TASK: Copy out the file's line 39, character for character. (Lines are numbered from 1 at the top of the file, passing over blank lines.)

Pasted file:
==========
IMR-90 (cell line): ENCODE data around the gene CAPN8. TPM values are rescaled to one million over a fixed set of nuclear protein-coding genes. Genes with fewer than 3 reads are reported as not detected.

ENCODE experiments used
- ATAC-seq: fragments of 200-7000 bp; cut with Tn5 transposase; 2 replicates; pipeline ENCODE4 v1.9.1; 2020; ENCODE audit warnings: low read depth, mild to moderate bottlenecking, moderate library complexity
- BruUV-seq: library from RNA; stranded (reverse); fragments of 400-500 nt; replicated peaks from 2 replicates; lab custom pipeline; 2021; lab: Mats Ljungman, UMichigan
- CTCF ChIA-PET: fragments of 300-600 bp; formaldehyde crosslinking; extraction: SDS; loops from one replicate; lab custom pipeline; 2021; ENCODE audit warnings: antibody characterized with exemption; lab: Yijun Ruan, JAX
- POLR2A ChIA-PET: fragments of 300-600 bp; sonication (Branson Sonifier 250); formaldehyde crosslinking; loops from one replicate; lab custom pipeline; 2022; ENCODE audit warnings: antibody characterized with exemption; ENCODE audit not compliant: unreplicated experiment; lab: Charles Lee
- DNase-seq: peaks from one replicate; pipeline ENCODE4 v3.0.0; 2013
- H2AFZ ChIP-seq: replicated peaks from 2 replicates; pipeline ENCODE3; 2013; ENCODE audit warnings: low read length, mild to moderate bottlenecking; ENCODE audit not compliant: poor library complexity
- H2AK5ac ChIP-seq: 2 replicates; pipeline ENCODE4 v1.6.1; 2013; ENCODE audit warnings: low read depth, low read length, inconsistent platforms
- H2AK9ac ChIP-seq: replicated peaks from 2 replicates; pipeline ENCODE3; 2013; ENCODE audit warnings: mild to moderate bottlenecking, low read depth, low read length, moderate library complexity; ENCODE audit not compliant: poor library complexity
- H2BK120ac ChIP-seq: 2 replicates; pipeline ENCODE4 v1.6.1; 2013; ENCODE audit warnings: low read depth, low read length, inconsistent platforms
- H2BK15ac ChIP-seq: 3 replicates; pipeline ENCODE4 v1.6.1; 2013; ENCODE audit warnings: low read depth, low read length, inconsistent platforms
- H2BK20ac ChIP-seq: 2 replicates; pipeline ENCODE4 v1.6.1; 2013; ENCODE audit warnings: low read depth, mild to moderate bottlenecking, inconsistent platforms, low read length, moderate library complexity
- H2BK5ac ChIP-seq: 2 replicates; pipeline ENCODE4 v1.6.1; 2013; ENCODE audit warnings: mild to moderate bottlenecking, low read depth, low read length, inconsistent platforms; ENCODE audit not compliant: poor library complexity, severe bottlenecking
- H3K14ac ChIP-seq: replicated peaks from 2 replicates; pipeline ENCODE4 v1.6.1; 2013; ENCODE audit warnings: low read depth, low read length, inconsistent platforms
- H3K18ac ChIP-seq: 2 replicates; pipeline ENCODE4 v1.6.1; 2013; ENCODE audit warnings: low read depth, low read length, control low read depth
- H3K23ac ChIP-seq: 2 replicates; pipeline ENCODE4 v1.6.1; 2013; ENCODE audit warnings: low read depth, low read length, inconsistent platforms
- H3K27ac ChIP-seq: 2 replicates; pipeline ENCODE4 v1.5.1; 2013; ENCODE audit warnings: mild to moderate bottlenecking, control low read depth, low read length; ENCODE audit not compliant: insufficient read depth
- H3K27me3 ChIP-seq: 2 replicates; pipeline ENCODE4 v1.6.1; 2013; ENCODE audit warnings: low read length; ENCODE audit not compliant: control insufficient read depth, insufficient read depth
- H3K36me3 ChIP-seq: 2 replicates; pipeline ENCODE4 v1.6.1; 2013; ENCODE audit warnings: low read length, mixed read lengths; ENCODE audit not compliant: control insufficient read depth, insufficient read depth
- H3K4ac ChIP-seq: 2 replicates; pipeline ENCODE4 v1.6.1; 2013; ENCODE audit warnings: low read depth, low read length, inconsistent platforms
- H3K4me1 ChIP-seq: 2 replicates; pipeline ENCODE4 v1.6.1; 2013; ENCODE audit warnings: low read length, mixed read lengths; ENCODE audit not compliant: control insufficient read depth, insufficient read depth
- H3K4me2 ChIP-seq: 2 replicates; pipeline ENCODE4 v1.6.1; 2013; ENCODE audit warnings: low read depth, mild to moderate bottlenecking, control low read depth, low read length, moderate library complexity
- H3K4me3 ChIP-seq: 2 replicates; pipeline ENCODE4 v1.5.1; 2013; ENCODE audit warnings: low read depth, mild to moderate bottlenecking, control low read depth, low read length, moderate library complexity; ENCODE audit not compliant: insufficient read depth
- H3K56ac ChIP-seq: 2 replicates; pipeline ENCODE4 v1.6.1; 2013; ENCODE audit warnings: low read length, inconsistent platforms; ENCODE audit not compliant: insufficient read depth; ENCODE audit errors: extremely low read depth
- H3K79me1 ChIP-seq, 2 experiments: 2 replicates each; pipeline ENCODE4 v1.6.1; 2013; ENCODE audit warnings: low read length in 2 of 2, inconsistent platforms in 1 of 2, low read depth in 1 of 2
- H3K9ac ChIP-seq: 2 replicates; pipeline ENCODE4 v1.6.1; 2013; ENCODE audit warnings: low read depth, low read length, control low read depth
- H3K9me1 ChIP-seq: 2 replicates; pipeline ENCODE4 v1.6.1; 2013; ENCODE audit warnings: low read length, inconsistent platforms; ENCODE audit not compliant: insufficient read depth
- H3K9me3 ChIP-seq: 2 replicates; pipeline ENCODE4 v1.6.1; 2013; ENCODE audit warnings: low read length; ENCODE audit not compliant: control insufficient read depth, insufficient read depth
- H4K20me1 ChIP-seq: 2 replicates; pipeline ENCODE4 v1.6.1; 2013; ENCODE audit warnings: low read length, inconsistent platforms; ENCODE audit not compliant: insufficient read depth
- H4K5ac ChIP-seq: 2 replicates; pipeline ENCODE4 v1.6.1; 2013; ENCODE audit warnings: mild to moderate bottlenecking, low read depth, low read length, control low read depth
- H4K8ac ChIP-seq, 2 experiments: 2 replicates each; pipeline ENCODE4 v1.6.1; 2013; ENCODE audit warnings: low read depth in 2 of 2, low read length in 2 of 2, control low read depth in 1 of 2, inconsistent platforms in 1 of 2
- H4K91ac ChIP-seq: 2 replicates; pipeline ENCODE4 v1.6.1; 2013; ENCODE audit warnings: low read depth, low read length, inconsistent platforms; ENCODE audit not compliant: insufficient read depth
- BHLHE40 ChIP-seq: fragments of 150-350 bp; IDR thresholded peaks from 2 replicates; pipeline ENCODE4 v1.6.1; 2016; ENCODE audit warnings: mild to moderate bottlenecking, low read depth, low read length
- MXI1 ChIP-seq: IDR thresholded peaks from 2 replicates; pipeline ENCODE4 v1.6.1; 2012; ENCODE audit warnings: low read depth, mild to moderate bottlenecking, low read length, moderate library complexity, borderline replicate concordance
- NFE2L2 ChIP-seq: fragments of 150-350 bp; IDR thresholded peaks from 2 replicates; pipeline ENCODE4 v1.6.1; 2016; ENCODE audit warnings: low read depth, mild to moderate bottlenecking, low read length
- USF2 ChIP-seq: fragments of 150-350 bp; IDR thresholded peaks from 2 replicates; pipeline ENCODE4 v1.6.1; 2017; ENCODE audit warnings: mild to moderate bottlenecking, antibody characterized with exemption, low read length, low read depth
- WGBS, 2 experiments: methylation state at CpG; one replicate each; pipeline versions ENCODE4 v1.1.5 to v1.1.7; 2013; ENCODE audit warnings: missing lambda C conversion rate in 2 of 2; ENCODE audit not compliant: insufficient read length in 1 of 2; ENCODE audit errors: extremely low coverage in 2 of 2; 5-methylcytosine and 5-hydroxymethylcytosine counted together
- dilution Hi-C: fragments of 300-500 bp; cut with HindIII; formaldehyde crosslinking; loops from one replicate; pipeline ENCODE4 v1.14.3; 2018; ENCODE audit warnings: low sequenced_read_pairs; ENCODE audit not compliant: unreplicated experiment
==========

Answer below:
- dilution Hi-C: fragments of 300-500 bp; cut with HindIII; formaldehyde crosslinking; loops from one replicate; pipeline ENCODE4 v1.14.3; 2018; ENCODE audit warnings: low sequenced_read_pairs; ENCODE audit not compliant: unreplicated experiment